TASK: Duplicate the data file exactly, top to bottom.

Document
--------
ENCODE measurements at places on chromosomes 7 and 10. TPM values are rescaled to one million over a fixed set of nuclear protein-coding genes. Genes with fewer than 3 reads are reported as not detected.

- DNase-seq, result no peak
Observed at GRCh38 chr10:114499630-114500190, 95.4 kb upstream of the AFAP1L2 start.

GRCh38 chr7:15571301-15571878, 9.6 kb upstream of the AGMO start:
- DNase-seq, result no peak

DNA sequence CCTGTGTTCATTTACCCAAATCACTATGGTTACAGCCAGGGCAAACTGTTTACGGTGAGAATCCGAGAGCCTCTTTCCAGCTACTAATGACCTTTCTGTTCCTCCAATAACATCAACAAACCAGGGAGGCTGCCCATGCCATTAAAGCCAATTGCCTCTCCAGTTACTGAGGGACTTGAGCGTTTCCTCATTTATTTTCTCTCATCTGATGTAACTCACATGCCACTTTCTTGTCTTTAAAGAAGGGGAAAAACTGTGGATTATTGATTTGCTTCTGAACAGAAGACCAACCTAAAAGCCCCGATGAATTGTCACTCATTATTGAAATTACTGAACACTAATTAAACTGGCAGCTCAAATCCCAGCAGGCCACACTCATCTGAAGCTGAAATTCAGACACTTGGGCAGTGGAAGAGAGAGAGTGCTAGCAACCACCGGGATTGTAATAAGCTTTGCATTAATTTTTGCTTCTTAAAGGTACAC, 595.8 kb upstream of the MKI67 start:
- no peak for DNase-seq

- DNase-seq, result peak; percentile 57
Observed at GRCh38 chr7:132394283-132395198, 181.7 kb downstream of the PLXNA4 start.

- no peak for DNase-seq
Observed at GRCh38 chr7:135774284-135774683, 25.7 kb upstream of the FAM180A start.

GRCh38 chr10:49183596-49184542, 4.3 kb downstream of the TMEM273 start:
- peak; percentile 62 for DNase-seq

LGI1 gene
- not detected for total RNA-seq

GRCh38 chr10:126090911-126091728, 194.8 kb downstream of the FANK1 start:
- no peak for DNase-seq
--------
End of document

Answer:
ENCODE measurements at places on chromosomes 7 and 10. TPM values are rescaled to one million over a fixed set of nuclear protein-coding genes. Genes with fewer than 3 reads are reported as not detected.

- DNase-seq, result no peak
Observed at GRCh38 chr10:114499630-114500190, 95.4 kb upstream of the AFAP1L2 start.

GRCh38 chr7:15571301-15571878, 9.6 kb upstream of the AGMO start:
- DNase-seq, result no peak

DNA sequence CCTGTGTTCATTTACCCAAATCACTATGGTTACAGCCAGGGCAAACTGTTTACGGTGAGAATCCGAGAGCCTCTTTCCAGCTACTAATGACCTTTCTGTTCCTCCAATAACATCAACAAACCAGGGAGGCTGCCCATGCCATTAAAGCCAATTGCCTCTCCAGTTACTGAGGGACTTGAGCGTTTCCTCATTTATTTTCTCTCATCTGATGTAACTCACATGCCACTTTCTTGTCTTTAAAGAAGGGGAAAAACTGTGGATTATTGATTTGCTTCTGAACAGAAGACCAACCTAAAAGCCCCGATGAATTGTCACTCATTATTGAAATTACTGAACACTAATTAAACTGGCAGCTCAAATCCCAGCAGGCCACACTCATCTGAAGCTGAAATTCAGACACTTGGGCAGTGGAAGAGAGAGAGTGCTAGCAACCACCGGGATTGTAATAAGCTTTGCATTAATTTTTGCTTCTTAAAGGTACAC, 595.8 kb upstream of the MKI67 start:
- no peak for DNase-seq

- DNase-seq, result peak; percentile 57
Observed at GRCh38 chr7:132394283-132395198, 181.7 kb downstream of the PLXNA4 start.

- no peak for DNase-seq
Observed at GRCh38 chr7:135774284-135774683, 25.7 kb upstream of the FAM180A start.

GRCh38 chr10:49183596-49184542, 4.3 kb downstream of the TMEM273 start:
- peak; percentile 62 for DNase-seq

LGI1 gene
- not detected for total RNA-seq

GRCh38 chr10:126090911-126091728, 194.8 kb downstream of the FANK1 start:
- no peak for DNase-seq